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Monday, July 31, 2017

FOIA Information Can Form the Basis for False Claims Act Lawsuit

A recent decision from an Illinois appellate court clarified when individuals can bring claims under the Illinois False Claims Act. In Lyons Township ex rel. John H. Kielczynskiv. Village of Indian Head Park, a citizen submitted a number of FOIA requests to a municipality regarding a contract for police services that the municipality had entered into with an adjacent township.  

After reviewing the information produced by the municipality in response to his FOIA request, the citizen filed a lawsuit under the Illinois False Claims Act. The False Claims Act allows private parties to bring lawsuits on behalf of public bodies that have allegedly been defrauded.  These private parties are then entitled to a percentage of the settlement or judgment if the lawsuit is successful.  The complaint alleged that the municipality had defrauded the township by submitting bills for services that were never performed and for retaining the revenue from tickets written within the unincorporated areas of the township.

The municipality filed a motion seeking to dismiss the lawsuit because the source of the information that formed the basis of the citizen’s claims was the municipality’s FOIA responses.  Under the False Claims Act, there are a number of exceptions that prohibit a lawsuit from moving forward based on how the citizen discovered the evidence of the alleged fraud.  For example, if the citizen learns of the alleged fraud from a news story or other public report, the citizen cannot proceed with a suit under the False Claims Act.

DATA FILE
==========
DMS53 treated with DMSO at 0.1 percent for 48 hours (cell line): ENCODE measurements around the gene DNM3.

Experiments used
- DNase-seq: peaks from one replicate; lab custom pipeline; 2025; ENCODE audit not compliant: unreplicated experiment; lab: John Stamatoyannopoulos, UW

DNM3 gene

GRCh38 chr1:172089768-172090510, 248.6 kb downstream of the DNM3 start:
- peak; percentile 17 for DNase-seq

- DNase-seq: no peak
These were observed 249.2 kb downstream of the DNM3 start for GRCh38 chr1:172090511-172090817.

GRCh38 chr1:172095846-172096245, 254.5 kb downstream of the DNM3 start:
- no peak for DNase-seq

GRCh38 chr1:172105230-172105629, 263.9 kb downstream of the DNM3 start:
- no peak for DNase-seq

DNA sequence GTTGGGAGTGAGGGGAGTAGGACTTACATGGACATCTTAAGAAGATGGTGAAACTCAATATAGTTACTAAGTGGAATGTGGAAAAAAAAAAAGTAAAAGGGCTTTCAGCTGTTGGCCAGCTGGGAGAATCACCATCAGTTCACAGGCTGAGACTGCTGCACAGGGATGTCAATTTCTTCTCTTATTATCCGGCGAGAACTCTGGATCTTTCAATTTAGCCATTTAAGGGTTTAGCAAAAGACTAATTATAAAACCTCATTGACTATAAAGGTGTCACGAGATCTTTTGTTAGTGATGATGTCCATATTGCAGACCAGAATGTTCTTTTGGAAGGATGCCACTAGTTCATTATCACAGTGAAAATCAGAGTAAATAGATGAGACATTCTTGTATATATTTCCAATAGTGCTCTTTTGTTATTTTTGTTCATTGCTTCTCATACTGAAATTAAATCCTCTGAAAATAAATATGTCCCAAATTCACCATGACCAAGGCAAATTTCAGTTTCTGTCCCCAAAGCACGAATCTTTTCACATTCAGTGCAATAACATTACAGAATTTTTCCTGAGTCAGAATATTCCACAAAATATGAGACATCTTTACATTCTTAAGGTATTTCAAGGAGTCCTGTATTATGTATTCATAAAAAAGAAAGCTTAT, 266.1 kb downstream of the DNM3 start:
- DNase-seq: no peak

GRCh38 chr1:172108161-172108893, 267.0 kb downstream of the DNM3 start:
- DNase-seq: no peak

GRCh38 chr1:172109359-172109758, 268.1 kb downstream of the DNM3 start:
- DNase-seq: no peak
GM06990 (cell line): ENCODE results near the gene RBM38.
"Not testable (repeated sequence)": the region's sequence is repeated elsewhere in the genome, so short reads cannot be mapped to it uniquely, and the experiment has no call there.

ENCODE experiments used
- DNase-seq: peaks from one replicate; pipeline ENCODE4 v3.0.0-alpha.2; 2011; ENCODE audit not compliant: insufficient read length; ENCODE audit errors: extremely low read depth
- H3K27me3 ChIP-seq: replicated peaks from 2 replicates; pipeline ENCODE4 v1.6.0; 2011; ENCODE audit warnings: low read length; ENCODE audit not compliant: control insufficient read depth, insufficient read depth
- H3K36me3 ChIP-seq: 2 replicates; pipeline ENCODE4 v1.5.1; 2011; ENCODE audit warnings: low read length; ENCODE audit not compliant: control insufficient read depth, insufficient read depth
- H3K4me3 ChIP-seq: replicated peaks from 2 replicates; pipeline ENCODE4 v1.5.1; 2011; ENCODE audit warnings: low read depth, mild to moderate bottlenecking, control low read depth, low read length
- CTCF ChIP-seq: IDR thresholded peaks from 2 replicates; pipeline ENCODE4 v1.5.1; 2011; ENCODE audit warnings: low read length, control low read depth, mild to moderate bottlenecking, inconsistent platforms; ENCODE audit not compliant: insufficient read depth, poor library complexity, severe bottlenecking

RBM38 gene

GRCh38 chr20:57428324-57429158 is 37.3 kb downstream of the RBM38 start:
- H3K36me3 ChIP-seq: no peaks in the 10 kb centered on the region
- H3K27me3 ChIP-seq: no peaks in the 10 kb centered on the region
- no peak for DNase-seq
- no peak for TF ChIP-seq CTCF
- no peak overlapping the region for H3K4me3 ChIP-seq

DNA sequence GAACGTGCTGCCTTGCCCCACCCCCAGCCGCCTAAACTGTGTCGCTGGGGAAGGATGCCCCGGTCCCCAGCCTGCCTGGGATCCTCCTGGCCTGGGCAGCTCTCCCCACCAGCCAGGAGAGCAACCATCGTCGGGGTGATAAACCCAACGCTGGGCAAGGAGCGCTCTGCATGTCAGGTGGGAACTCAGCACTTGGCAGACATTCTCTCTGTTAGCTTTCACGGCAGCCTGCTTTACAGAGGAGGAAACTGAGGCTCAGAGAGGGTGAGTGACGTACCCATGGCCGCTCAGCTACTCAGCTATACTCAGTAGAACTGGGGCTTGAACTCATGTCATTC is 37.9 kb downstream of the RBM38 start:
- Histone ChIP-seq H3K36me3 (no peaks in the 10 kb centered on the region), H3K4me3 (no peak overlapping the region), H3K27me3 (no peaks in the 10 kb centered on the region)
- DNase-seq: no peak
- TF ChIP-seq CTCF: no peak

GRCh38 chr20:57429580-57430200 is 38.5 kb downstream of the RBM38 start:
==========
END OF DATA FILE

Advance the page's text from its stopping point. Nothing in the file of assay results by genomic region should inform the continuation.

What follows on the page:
Although the trial court had previously ruled in favor of the municipality, the appellate court reversed, finding that the citizen’s claims were not barred simply because the FOIA responses came from the municipality, and not the township.  The court held that only information provided by the public entity that was allegedly defrauded (in this case, the township) could be considered a public report that would bar an action under the False Claims Act. Since the information that formed the basis of the citizen’s claims came from the municipality’s FOIA responses, as opposed to the township, the municipality could not stop the citizen’s claims from moving forward. 

The court also found that the allegedly fraudulent actions of the municipality were not immunized under the Tort Immunity Act. The court noted that the citizen’s claims were based on the contract between the municipality and the township, and that causes of action under a contract theory are not protected by the Tort Immunity Act. The court also held that the Tort Immunity Act only bars claims based on the oral misrepresentations of a municipal employee, but does not bar claims where the alleged fraud is still based on a written contract.  

Post Authored by Kurt Asprooth, Ancel Glink


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